on 29 July 2014
This film does have eye candy for everyone. Blake Lively and Salma Hayek for some, Taylor Kitsch and the other bloke for others, or all of them if that's your bag...
As a crime film or even an action film though, it's poor. I haven't seen Traffic yet, but I suspect that Savages is like that crossed with Hackers. There are 25 year old push-biking money launderers, cargo pant wearing 'ex Seals' with cool guns and drug cartels run by sexy but ultimately motherly figures played by Ms. Hayek (see above).
Actually, that doesn't sound all bad, but the acting and script are. I couldn't work out at one point whether Aaron Taylor-Johnson was pretending to be a poor actor because he was playing a scene where he has to act (don't ask), or whether he's exactly that. Blake lively comes over as a valley girl made out of cardboard. I don't really know what a valley girl is because we don't have them in Stockport, but I'm sticking with that description.
Turning to the script: Someone is paranoid - maybe they should 'lay off the kush'; that's a drug reference you know. And even after all the shooting's done and everyone is off on an extended gap year, Chon (yes that's his name) and Ben's weed still 'crops up from time to time'...
The skyping and the video'd executions are actually quite realistic from what I've read of the Mexican drug wars, but even they are shot in a heavy handed fashion.
Colourful, possibly youth oriented, but still tosh.
I know of acclaimed director, Oliver Stone, who released one stylish, deep-thinking, gritty classic film after another. Now, we find that someone else has only gone and stolen his name and is releasing films, pretending to be him... oh, wait, my mistake - it IS Oliver Stone.
Perhaps, Oliver Stone has suffered a nasty knock to the head recently and been duped into taking on this film when he wasn't thinking straight? Or maybe he was kidnapped by aliens and replaced with an identical clone who makes this sort of movie. Either way, it's hard to believe that the man who made Platoon, JFK and Natural Born Killers would stoop so low.
Actually, that's unfair. If you're into gangster-type films and you just so happened to watch this, you may think it wasn't that bad. Nothing brilliant, but certainly not rubbish. And you'd be right. However, it's an OLIVER STONE film, therefore with that sort of quality name attached to it, you just expect much more.
It's about a trio of drug dealers (two men and one woman), all of which are `in love.' Then, one day their threesomes are interrupted by a nasty ol' Mexican cartel demanding they take over their business. Then, to make matters worse, the Cartel Cliche only go and kidnap the two guys' girl, leaving them with no one for their ménage a trois. Therefore, they have to go on a rampage to get her back.
Now, this set-up leaves us with some awkward questions. First of all the three `heroes' are all drug dealers. They live a carefree and lavish lifestyle and it's hard to give a damn whether they get completely wiped out by the Mexicans or not. Secondly, the girl (or Blake Lively) is possibly the most annoying on-screen character this side of Jar Jar Binks. The whole first half hour of the film is taken up with her voiceover, making her come across as a voice in your head which just won't go away. Then, even when she does get kidnapped, she starts complaining about the accommodation and food the drug dealers are offering. Seriously... if I was those two guys I would have placed an add for a new threesome partner online and left her to the Mexicans a long time ago!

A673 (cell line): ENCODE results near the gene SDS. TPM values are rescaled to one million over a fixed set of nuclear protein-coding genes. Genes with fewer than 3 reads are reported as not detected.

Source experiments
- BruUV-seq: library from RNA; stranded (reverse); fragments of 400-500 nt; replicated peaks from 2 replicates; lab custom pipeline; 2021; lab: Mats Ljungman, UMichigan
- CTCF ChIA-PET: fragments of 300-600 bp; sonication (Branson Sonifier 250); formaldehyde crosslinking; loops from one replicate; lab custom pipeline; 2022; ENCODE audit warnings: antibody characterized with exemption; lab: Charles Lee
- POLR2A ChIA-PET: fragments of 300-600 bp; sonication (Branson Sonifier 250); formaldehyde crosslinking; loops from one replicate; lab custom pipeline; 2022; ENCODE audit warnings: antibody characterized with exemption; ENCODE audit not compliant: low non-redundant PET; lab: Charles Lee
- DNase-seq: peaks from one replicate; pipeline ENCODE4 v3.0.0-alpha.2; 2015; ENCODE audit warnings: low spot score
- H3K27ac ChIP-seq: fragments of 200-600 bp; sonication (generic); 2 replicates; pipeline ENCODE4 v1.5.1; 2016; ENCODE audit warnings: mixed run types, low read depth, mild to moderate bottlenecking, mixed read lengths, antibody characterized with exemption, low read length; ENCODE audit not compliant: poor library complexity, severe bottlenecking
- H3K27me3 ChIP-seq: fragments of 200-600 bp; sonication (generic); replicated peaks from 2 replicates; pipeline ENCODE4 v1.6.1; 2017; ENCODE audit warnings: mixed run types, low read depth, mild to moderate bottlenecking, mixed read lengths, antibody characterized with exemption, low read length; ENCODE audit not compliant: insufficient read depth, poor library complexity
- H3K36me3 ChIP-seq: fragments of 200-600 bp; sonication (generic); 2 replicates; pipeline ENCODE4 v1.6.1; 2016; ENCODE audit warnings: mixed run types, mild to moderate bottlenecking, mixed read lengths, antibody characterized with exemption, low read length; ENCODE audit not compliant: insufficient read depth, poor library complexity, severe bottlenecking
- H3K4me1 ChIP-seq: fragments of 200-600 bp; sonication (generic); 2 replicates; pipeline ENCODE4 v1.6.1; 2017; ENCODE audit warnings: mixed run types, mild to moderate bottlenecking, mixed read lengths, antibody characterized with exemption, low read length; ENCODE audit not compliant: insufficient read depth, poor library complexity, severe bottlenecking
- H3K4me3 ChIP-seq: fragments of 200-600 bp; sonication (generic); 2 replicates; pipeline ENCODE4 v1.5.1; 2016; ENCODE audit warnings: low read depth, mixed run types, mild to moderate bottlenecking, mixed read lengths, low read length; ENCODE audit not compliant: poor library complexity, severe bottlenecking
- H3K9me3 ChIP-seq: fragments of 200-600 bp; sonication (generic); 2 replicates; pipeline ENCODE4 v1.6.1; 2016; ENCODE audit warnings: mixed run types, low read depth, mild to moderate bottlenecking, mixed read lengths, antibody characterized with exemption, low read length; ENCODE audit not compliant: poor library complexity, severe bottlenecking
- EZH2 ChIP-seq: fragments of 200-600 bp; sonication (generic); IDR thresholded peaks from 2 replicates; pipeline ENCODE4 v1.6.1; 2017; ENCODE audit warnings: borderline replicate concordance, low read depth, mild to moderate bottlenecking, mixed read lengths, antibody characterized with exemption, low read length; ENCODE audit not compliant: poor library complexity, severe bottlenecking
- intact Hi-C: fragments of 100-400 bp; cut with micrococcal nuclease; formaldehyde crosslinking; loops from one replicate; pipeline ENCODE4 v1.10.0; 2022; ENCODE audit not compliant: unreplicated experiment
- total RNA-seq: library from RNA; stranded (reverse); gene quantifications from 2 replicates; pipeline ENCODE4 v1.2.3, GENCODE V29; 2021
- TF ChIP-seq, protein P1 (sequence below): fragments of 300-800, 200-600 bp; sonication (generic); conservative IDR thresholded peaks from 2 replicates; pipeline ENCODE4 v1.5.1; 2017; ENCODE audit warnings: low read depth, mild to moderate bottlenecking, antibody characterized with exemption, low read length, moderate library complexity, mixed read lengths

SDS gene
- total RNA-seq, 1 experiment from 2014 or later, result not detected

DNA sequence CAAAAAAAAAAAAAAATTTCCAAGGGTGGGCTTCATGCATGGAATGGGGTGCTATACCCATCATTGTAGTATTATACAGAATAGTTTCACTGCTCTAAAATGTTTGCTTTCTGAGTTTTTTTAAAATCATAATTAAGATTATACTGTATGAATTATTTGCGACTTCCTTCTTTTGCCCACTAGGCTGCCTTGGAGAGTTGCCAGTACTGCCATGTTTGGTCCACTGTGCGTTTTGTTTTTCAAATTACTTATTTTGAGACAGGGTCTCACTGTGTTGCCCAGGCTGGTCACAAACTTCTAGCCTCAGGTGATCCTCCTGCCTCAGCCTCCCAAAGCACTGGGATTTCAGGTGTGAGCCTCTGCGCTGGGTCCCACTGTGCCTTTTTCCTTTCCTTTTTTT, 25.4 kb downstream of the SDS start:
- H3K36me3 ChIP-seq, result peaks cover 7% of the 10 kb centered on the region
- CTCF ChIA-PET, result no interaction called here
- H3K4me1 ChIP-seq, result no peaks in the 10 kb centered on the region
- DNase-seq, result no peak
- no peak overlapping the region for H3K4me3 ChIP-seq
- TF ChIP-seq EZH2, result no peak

Plus the film is long. It tries to be epic, but it does drag in places. Then you have John Travolta, popping up occasionally to majorly overact. To counter this you have the - normally excellent - Benicio Del Toro coming across as if he's half asleep.
Don't get me wrong, the film isn't bad. There are a few cool scenes to make you sit up and take notice, but the whole package just seems a bit underdeveloped and not worthy of Oliver Stone's name.
If you really like gangster/drug deal films, then give it a go - you might like it. But, a lot of criticism has been poured on its ending. I won't give anything away, but I'll certainly say it's novel. You'll either love it or hate it.
on 8 September 2014
This is not really my sort of film, but I watched it right the way through. I think it was well done. The story is ok, the action is gory and brutal.
Two guys have been making a fortune growing, producing and supplying their own drugs. One believes in selling a "good quality" product at a good price without ripping anybody off. The other makes sure everybody else sticks to his best friend's rules. The other thing the have in common is O, the girl in both their lives. Think you know where this is going? No!! The Mexican drug cartel want there product and the get what they want even if they have to take the person you care about most. Now how far at these two willing to go to get her back. Not my favourite movie,, but it ticks a lot of boxes.
on 10 October 2015
Oliver Stone is a great director and in many ways, this is quite a tight stylish thriller.
It certainly grips and is well worth a view particularly if you are a fan of Tarantino or the Elmore Leonard school of crime fiction.
Ultimately it falls short of greatness because the jocular, cool comedic west coast style is inconsistent with the graphic violence that would have been justified in a serious 'Cartel' movie.
on 26 April 2015
I found this film very difficult to hold my interest. As events unfold, you never really have any connection with any of the characters and it gets to the point where you are 90 minutes and you don't really know what is going or why it's happening. I did not enjoy this film very much and it was also alot longer than it should of been. Overall, if you don't see this one, you're not missing anything.